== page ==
That empowerment is fueled by real-time student progress data that reveals students’ specific areas of struggle. Both Core5 and PowerUp provide ongoing visibility into student performance with integrated Assessment Without Testing®.
Assessment Without Testing addresses educator’s limited access to ongoing assessment data which impedes personalized instruction. This embedded assessment tool essentially functions as a behind-the-scenes teacher’s helper, helping them more accurately map out where students need support. With this tool, assessment is less disruptive, more personalized, and less labor-intensive, saving teachers up to a month of instruction time since they are not stopping instruction to administer a test.
When educators have such robust, actionable data, it allows them to plan, prioritize, and provide individualized instruction using rigorous content that is research proven to be effective. For Edison Township, it was a choice that paid off: As a result of the district’s effective use of the program, there was a substantial increase, 60% to 94%, in students working at or above grade level in Core5 in less than one school year.
Proven performance for the future
Education’s hard-won flexibility from the past two years will inevitably be put to use again. Being prepared to ensure educational continuity despite scheduling impacts, such as a weather event, is a resiliency worth having.
To better maintain continuity, districts can leverage the flood of federal relief funding. Here are two criteria educators should be looking for as they consider edtech investments for the future.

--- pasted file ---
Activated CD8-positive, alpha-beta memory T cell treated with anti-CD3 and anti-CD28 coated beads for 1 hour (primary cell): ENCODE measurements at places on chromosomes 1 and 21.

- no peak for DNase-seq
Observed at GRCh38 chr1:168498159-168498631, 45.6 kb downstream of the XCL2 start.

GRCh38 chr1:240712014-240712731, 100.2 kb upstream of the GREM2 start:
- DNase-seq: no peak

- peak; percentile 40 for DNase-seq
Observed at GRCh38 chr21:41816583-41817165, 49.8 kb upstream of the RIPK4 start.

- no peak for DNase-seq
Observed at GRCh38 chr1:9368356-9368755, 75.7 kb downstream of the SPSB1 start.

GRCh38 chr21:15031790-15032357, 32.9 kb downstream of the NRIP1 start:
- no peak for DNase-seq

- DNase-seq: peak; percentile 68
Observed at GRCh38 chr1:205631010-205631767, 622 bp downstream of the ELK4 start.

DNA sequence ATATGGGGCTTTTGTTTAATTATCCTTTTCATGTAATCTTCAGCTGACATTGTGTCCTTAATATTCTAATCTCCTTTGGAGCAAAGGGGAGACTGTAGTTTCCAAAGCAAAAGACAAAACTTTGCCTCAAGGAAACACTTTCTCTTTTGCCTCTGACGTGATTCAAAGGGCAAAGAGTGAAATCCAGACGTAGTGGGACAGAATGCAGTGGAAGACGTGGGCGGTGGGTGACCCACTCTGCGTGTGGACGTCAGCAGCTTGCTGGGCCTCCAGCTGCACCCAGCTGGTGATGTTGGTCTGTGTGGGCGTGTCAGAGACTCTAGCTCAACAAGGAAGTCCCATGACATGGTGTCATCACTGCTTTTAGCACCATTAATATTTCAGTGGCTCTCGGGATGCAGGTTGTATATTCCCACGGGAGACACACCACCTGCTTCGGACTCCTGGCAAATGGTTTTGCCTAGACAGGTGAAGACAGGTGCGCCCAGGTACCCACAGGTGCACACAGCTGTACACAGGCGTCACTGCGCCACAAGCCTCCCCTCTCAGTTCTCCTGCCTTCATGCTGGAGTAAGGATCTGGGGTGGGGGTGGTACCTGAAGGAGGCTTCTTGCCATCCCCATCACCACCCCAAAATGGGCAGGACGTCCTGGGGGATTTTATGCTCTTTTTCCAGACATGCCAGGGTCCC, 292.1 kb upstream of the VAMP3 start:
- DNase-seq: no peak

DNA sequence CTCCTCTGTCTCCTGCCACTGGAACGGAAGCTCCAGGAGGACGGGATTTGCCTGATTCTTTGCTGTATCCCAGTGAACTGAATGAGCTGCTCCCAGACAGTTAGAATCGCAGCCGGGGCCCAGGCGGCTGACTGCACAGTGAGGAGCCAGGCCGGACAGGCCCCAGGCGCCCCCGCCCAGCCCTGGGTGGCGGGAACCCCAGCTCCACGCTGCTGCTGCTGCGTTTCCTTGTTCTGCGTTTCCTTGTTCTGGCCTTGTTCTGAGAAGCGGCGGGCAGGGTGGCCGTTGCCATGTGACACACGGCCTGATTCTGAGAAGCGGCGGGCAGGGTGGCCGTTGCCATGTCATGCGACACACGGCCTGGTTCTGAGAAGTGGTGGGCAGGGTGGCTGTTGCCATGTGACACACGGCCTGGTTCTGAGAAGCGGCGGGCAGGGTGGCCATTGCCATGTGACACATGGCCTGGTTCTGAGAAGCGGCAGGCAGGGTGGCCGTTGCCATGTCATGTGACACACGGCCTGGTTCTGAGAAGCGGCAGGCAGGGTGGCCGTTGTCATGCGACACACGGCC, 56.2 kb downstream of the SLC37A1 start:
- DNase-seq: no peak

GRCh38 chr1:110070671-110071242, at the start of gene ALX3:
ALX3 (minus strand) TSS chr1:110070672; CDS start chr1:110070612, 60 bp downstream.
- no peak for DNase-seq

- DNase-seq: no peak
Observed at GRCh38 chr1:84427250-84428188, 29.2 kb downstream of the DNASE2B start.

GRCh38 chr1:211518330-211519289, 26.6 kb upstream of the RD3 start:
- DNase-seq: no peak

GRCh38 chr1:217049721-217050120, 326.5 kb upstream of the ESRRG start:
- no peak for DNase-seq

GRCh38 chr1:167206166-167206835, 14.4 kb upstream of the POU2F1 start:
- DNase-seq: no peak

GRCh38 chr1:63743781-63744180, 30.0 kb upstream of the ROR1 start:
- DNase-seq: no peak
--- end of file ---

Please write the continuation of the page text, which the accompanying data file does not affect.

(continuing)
- How did the product perform under the pressures of the pandemic?
During the pandemic, more than 40% of students using Core5 exceeded MAP Growth targets, and more than 80% did not have learning loss. These results held true across all student demographics.
- Does it meet the efficacy ratings that make it eligible for that federal funding?
Both Core5 and PowerUp received a “Strong” rating, the highest available, from Evidence for ESSA and the National Center on Intensive Intervention.
Evidence-based edtech is proven to help teachers help students, regardless of the learning environment or classroom model. The series of relief bills mean that federal funding will be available for the next few years, so now is the time to make an investment in literacy edtech that will allow educators to position their districts for the future.
Adaptive blended learning is a resilient model
While no educators want to repeat the experience of distance learning during a pandemic, there is a silver lining in what educators learned about the efficacy of adaptive blended learning and its role in the continuity of learning.
Edtech has been a hot topic for decades, but during remote instruction more educators gained firsthand experience with adaptive blended learning platforms and saw its benefits for personalized learning. As students return to the classroom, the same programs are a proven solution to accelerate learning and help close opportunity gaps.
Resilience is a strength we want to instill in students. It is also a capability we should build into instruction. Edtech that enables reading progress in any teaching mode, and that meets the rigorous efficacy standards required for federal funding, is a worthwhile investment for districts; one that will allow schools to ensure educational continuity, no matter what comes.